Duke dumps N.C. State to return to ACC title game

It's Duke and Virginia for the ACC crown. The Blue Devils' win over the Wolfpack sets the stage for a championship game that will either re-establish Duke's place as the league's best or give the Cavaliers a new level of respect.

Jabari Parker (left) and Amile Jefferson (right) helped the Blue Devils reach the ACC title game for the 31st time.

Bob Donnan / USA TODAY Sports

GREENSBORO, N.C. -- It was all too familiar territory for No. 7 Duke.

The Blue Devils were getting closer and closer to cementing an ACC championship game berth, their 31st overall and the first in three years, holding a double-digit lead over N.C. State, a team it had beaten by 35 points earlier this season.

Of course, this year, that familiar territory has often been Duke coughing up late leads and losing games as it took the air out of the ball on the attack and allowed easy baskets on the other end. Simply put: offensive failures have haunted them on defense all season long.

But the Blue Devils put those troubles behind them, making stops when they needed to in a 75-67 victory that slates them alongside No. 6 Virginia in Sunday's title game.

"We were letting our defense create offense for us," Duke's Amile Jefferson said. "We weren't just relying on outscoring these guys. We did a great job of getting stops, and that led to easy offense for our squad."

The Cavaliers beat Pitt earlier Saturday 51-48.

Duke started ACC play 1-2 and was coming off of a loss at Clemson when the Blue Devils hosted the sixth-ranked Cavaliers in early January. They played with a hunger and intensity, but it wasn't the prettiest game. And they nearly let a 12-point lead with five minutes to go slip away as Virginia went on a 13-4 run and even took a one-point lead with 38 seconds left.

The Blue Devils were shell-shocked and shaken, but a Rasheed Sulaimon three-pointer received a very fortunate bounce on the friendly rims at Cameron Indoor and proved to be the ultimate difference.

That game means very little to the current Blue Devils, though.

"Playing them, we're familiar with how they play. But that was about two months ago, and everything is heightened in March," Sulaimon said. "They're a better team. We're a better team. A lot is at stake tomorrow, so we can't really look at that game too, too much, other than that we're familiar with maybe some of their sets."

In addition to both teams getting a lot better over the course of the last few months, both have other similarities. For Duke, while they have two star players, there are plenty of other talented pieces that could explode at any moment. For Virginia, the Cavaliers use balanced scoring to wear down opponents, and have plenty of pieces that can be effective if another is off.

It's not a bad thing to have happen in March: the capability of anyone on the roster to step up and make plays.

"I think each team has grown, has gotten more contributions from the entire team," Jefferson said. "That's the thing that really helps teams late in the postseason, when you've got guys who come in and give you an added spark, come off the bench and give you an added spark, someone who you didn't know could get eight rebounds comes out and gets 8--10 rebounds, something like that."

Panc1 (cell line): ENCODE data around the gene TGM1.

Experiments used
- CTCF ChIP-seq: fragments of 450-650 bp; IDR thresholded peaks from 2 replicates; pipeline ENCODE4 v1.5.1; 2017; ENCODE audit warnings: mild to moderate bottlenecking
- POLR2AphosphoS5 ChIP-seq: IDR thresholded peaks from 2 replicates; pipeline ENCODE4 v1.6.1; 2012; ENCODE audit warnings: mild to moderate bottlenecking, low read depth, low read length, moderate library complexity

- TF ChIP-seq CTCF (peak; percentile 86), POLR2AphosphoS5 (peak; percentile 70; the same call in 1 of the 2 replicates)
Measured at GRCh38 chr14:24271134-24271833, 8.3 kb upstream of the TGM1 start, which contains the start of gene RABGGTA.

Duke used to own the ACC championship, and the Blue Devils have a chance to do that again for the first time since 2011. Meanwhile, Virginia is still seeking respect. The Cavaliers won the ACC regular-season title outright, but criticism of their schedule led some to dismiss what they've accomplished. They just keep winning games, though.

As for N.C. State, the Wolfpack will just have to sit and wait on Selection Sunday to hear if their team's name is called. But Krzyzewski was impressed enough to vouch for them.

"I said to (N.C. State head coach Mark Gottfried) at the end of the game, 'I hope you guys get in,'" Krzyzewski said. "I don't understand it. They won at Tennessee. They probably should have beaten Syracuse twice. I think they've played a really good schedule, and they're got one of the best players in the country (in T.J. Warren)."

Krzyzewski went on to lament that an Atlantic 10 conference might get six teams into the tournament -- likely one more than the ACC.

But all the Wolfpack can do is wait, now.

"The committee has asked you to play a tough non-conference schedule, take your team on the road, which we did at Cincinnati our second game. Went to Tennessee and won," Gottfried said. "I think our league is a great league. I hope that we don't get penalized with our record in league when you play in a great league like ours."

And that league's tournament will conclude on Sunday in what should be a fantastic game between two very good teams -- arguably the ACC's best throughout the season.

"It's going to be two really great teams battling it out. They're a great defensive team, great all-around team," Jefferson said. "They bring guys off the bench that have a lot of energy, that really play hard. So it's about matching the intensity of the game, playing hard, knowing it's going to be a fight and just coming out to win a championship."

Send feedback on our
new story page